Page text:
What about looking at the periodicity in the data in the form of auto-correlations. Since the same sample of 500 individuals are polled every 7 days there is an element of auto-correlation in the data. How about examining the changing the mean change over each 7 day block? e.g. 9/10 to 9/3, 9/9 to 9/2, 9/8 to 9/1, etc. Some days may be more resistant (or more prone to) shifting one way or the other. Or is this where some sort of Fourier analysis would be helpful? Where did you get the data Peter D? I could use DataThief to grab it from the figures, but I don’t have that program at work- it’d have to wait until much later tonight after I put the kid to bed.

    • wheelers cat

      I believe the 1/7th that respond are randomly selected.
      Its not just a rotation.
      Here is the methodology PDF.
      https://mmicdata.rand.org/alp/election/RAND-CPEP-methodology.pdf
      oh wow.
      “Representation is attained by using standard survey sampling methods such as random digit dialing and address sampling and not requiring prior internet access. RAND provides members who did not previously have internet with internet access.”
      Holy Markov chains!

  • Peter D

    @Brad Davis

    Meta Margin is column 14 here: http://election.princeton.edu/code/matlab/EV_estimates.csv

    Rand Shift data is here: https://mmicdata.rand.org/alp/showfile.php?p=shiftweek.csv&t=excel

    You may have some sophisticated filter, but just looking at the autocorrelations nothing jumps out.

    If I smooth the data in the way you describe, then it appears that Tuesdays are the least likely to be pro-Obama and Sunday most likely. But it looks like noise – not enough datapoints.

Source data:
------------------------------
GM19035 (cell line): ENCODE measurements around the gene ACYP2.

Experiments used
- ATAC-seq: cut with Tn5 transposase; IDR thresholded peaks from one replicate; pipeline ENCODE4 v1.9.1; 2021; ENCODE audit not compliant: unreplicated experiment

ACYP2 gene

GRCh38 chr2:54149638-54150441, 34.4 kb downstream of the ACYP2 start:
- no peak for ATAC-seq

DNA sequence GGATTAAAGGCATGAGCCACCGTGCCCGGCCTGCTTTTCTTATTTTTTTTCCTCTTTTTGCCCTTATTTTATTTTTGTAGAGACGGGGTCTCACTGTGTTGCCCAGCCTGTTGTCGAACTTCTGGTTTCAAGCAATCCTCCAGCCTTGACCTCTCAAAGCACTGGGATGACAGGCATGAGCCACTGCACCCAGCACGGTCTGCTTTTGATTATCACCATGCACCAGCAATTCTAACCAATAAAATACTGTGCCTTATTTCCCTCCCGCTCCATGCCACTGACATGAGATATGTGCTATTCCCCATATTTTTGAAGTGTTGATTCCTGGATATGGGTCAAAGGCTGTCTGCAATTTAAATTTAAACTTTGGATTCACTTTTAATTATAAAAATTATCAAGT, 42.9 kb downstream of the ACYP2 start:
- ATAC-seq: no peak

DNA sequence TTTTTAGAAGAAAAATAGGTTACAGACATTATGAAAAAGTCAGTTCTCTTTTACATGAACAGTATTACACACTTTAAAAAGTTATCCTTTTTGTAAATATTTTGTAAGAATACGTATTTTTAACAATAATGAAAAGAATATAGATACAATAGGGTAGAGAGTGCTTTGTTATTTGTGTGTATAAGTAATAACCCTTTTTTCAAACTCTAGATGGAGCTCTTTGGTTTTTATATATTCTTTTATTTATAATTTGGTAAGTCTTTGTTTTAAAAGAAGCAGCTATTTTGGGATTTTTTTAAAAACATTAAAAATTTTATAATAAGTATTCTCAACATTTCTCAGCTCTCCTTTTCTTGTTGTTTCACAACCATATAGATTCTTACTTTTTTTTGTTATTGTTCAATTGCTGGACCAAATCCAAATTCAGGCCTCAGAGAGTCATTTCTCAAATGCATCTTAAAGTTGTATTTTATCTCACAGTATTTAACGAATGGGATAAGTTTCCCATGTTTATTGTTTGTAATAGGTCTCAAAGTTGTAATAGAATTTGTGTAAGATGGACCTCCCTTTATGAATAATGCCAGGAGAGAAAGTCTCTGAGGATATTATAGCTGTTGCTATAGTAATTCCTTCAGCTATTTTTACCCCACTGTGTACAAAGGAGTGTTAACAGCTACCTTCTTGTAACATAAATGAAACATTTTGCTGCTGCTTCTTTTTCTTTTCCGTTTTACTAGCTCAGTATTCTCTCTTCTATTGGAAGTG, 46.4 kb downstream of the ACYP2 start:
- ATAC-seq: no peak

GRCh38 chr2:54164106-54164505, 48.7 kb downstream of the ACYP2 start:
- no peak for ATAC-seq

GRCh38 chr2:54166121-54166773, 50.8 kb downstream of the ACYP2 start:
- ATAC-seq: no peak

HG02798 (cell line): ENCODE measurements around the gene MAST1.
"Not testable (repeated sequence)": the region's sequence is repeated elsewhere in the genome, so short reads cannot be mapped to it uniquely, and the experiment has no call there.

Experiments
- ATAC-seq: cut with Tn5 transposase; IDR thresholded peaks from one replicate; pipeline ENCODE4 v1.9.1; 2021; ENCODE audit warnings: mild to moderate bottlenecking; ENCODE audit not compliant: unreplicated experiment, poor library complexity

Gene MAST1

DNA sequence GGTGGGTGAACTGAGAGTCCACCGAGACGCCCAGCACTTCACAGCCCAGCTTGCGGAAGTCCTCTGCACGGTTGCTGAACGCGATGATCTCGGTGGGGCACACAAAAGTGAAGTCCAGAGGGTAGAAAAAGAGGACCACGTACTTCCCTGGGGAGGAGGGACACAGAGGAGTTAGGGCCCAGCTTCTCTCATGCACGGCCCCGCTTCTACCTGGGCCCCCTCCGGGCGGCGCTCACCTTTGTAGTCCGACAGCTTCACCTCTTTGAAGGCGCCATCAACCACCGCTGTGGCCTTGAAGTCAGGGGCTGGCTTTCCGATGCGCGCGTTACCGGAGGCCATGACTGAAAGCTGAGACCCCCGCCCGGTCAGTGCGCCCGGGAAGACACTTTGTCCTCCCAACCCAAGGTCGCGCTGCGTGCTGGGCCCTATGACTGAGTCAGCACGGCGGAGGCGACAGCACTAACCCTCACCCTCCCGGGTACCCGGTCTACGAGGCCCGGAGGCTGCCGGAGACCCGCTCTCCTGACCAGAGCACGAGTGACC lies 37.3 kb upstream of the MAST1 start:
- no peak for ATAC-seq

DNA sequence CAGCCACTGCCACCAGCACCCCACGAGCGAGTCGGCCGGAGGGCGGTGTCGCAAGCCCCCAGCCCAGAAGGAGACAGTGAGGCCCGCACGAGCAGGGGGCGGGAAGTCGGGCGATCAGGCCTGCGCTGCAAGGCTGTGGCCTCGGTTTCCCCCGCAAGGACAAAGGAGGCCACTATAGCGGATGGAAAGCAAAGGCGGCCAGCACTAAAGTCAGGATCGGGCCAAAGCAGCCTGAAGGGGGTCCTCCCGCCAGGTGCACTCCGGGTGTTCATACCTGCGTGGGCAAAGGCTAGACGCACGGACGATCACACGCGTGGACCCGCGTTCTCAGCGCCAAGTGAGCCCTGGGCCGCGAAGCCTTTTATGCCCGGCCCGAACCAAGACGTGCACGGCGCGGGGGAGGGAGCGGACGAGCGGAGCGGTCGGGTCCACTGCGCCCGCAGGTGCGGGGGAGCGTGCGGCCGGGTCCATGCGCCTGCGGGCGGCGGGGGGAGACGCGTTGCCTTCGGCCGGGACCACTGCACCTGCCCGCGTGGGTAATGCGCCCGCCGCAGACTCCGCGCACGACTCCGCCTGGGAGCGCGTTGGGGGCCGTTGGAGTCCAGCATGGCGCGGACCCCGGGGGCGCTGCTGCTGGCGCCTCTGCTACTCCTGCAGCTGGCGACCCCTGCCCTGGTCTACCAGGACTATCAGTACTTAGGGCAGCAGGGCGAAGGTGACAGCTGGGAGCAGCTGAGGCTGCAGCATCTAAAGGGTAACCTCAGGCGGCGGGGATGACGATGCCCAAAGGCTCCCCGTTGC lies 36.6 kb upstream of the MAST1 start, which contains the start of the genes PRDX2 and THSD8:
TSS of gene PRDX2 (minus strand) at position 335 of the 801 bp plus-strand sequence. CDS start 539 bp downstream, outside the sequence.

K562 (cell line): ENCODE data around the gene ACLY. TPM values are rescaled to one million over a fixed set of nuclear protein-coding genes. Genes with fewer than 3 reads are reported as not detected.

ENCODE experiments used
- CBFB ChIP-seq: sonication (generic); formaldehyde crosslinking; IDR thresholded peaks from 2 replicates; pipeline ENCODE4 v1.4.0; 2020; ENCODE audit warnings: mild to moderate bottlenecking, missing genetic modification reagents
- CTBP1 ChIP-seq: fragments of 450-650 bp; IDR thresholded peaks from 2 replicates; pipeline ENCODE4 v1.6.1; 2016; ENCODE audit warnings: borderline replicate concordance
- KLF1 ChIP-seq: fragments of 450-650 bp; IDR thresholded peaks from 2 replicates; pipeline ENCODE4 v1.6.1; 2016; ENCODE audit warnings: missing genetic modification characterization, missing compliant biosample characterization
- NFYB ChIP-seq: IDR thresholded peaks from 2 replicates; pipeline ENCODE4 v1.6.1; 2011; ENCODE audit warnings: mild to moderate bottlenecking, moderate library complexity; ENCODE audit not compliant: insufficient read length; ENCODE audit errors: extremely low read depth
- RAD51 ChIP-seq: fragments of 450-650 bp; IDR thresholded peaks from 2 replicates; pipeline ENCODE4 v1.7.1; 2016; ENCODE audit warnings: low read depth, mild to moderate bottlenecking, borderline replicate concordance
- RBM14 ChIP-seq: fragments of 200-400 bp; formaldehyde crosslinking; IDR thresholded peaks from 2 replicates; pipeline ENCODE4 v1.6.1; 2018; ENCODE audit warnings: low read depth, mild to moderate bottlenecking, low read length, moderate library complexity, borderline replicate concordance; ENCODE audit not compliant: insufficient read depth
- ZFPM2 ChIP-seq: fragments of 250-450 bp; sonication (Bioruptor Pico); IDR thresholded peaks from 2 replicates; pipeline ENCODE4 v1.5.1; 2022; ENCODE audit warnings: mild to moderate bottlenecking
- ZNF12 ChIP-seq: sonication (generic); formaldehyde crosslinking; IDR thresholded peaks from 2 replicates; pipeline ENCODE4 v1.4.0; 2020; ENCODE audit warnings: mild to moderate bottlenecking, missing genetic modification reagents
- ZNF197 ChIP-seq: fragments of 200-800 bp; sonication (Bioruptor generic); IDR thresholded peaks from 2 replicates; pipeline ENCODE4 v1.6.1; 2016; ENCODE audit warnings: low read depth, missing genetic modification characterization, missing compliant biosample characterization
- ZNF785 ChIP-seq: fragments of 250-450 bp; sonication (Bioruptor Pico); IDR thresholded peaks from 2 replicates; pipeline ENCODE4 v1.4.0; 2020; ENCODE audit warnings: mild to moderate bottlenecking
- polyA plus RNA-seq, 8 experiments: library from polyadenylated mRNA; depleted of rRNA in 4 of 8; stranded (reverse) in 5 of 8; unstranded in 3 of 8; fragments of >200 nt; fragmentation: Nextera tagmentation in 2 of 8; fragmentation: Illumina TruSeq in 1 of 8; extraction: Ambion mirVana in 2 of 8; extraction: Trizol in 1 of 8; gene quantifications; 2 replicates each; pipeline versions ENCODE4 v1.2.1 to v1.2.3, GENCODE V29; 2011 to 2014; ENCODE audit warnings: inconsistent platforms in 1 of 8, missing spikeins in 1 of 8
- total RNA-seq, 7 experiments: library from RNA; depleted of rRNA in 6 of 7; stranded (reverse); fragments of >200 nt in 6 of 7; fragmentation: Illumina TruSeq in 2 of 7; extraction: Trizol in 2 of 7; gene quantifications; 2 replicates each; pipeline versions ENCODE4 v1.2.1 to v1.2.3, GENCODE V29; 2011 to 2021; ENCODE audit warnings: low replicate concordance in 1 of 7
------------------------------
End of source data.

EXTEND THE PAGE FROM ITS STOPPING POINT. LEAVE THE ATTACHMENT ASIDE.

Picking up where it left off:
• Alan

    I’m still a bit confused by this graph. It seems to center around one percent. Does this indicate that each week one percent of respondents have changed their mind since the previous week? Since the poll first started? Am I anywhere near correct?

    Help please!

  • Matt McIrvin

    Man, the commenters on 538 are really starting to freak out over individual polls ticking down. Must be that time of year.

    • wheelers cat

      I dunno. The forecast and the nowcast seem to be diverging in Nates model. Is that reverse Central Limit Theorem?

  • Ralph Reinhold

    It is interesting to look at all of the tabs on the RAND report. The ‘intent to vote’ is interesting when compared to this. In some cases, changes in voter preference have a counter effect on intent to vote resulting in little change in likelihood of being elected. The moocher bounce is not one of them.

  • Barb

    I remember last presidential election at 538 as time was running out and the media was frothing, someone finally cried, “Hold us Nate, we’re so scared!”

    Cracked me up, partly because I felt the same way. Now I have nerdy, soothing data from Sam when I inadvertently catch too much other media and need to chill.

  • Susan

    Note that this is not a day-to-day plotting, but rather a rolling cumulative 7-day time series.